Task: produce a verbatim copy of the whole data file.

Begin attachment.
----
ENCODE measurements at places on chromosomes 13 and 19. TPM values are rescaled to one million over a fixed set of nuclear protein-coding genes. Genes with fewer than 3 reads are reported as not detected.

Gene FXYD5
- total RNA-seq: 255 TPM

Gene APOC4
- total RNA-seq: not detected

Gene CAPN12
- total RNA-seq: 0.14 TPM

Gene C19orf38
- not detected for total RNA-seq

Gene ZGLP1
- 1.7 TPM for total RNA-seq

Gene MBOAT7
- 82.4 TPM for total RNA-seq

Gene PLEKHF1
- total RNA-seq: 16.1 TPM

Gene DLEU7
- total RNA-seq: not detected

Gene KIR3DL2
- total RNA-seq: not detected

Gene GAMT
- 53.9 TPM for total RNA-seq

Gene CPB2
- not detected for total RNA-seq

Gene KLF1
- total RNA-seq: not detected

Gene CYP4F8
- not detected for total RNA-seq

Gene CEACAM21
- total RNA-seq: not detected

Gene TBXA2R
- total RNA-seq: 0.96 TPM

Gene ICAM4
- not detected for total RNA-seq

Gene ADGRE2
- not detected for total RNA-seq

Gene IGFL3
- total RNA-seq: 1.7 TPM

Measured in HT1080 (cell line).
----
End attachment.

ENCODE measurements at places on chromosomes 13 and 19. TPM values are rescaled to one million over a fixed set of nuclear protein-coding genes. Genes with fewer than 3 reads are reported as not detected.

Gene FXYD5
- total RNA-seq: 255 TPM

Gene APOC4
- total RNA-seq: not detected

Gene CAPN12
- total RNA-seq: 0.14 TPM

Gene C19orf38
- not detected for total RNA-seq

Gene ZGLP1
- 1.7 TPM for total RNA-seq

Gene MBOAT7
- 82.4 TPM for total RNA-seq

Gene PLEKHF1
- total RNA-seq: 16.1 TPM

Gene DLEU7
- total RNA-seq: not detected

Gene KIR3DL2
- total RNA-seq: not detected

Gene GAMT
- 53.9 TPM for total RNA-seq

Gene CPB2
- not detected for total RNA-seq

Gene KLF1
- total RNA-seq: not detected

Gene CYP4F8
- not detected for total RNA-seq

Gene CEACAM21
- total RNA-seq: not detected

Gene TBXA2R
- total RNA-seq: 0.96 TPM

Gene ICAM4
- not detected for total RNA-seq

Gene ADGRE2
- not detected for total RNA-seq

Gene IGFL3
- total RNA-seq: 1.7 TPM

Measured in HT1080 (cell line).